Volume 30, Issue 4
  • ISSN 1018-2101
  • E-ISSN: 2406-4238



Using natural conversation corpora, I demonstrate that the Korean x- ‘x-or do’ and x- ‘x-or do’, which originally list options (e.g., ‘x or y do’) have emerged as independent constructions that can indicate approximation, epistemic uncertainty, tentativeness, and even polite hedging. I argue that these Korean “general extenders” (Overstreet 1999) followed a similar (inter)subjectification process to English x- and Japanese x- ‘x-or do.’ I also illustrate how these two Korean general extenders specialize in different hedging strategies.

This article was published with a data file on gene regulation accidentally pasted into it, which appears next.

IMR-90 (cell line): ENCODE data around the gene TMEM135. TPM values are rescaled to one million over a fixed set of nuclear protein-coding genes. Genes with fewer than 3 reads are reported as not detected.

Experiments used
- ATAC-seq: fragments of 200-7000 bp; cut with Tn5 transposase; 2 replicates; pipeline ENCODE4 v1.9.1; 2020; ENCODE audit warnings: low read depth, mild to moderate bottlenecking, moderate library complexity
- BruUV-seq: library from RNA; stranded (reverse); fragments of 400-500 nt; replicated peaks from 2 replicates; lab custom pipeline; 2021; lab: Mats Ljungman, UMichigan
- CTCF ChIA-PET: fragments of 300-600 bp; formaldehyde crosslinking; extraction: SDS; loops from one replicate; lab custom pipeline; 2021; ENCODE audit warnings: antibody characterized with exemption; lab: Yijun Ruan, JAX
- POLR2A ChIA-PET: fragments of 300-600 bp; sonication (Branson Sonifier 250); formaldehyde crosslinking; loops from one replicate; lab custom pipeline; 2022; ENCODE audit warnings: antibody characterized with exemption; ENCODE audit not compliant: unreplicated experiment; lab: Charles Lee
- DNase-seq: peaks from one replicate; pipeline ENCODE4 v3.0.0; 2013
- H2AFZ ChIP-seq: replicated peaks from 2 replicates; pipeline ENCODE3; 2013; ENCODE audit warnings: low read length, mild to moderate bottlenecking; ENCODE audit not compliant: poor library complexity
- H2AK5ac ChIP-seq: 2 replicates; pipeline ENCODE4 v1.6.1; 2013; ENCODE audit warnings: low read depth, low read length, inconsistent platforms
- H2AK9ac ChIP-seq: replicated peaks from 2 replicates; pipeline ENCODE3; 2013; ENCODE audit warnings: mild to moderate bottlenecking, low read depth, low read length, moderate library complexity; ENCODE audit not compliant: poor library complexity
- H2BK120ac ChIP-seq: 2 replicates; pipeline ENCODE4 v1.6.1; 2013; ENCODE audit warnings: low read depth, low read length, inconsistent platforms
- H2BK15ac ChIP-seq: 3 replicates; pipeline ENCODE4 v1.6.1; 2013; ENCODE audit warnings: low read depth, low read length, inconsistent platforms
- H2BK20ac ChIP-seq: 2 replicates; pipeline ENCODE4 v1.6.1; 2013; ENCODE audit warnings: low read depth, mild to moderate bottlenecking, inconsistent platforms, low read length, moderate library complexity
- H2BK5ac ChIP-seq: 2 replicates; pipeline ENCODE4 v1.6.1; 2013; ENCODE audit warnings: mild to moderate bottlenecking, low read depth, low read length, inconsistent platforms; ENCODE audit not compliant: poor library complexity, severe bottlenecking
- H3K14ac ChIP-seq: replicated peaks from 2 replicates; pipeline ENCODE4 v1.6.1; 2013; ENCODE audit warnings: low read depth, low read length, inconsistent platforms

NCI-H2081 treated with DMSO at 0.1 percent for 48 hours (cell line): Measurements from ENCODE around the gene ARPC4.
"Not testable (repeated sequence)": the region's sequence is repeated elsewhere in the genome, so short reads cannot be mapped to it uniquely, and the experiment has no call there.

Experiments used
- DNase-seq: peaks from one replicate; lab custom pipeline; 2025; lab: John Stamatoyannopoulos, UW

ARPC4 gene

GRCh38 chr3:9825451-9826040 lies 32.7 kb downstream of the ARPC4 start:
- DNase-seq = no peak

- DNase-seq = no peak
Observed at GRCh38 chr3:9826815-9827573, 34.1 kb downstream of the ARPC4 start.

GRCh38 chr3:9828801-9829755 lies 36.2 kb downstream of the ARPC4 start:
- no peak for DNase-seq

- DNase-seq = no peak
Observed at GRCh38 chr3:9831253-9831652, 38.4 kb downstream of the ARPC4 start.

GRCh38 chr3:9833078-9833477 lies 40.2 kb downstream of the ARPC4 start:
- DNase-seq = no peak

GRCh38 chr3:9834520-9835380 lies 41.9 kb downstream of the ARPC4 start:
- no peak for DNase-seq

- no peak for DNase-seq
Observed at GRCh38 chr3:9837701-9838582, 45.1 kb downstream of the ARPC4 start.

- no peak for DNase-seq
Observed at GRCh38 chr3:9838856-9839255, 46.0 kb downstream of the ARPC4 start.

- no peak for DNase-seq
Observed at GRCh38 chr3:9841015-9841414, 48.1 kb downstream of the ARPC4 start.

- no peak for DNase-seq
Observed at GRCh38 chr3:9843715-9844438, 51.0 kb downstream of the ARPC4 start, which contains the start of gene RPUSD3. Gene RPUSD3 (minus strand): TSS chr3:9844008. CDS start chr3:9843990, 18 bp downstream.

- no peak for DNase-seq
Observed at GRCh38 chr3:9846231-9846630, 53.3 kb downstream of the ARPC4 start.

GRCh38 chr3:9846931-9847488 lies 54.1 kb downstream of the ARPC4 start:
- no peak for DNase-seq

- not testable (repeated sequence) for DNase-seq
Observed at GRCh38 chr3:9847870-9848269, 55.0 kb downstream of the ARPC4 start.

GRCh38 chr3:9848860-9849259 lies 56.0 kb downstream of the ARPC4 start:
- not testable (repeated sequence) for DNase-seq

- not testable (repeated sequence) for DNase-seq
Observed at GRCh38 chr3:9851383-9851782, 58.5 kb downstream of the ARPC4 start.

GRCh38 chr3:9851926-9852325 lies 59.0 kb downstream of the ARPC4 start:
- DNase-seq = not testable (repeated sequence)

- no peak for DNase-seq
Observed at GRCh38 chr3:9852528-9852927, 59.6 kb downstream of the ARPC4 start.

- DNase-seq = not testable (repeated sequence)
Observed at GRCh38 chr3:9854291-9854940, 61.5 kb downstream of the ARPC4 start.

Ironically, Korean and Japanese can also convey a speaker’s negative affective stance. I demonstrate that was frequently used in making non-imposing suggestions (hedging) and obtained its negative affect in the context of suggesting an obvious but untried solution (i.e., the frustration of the suggesting speaker). This result differs from Suzuki (2008)’s argument of the Japanese case which attributes this development to a speaker’s non-committal attitude.


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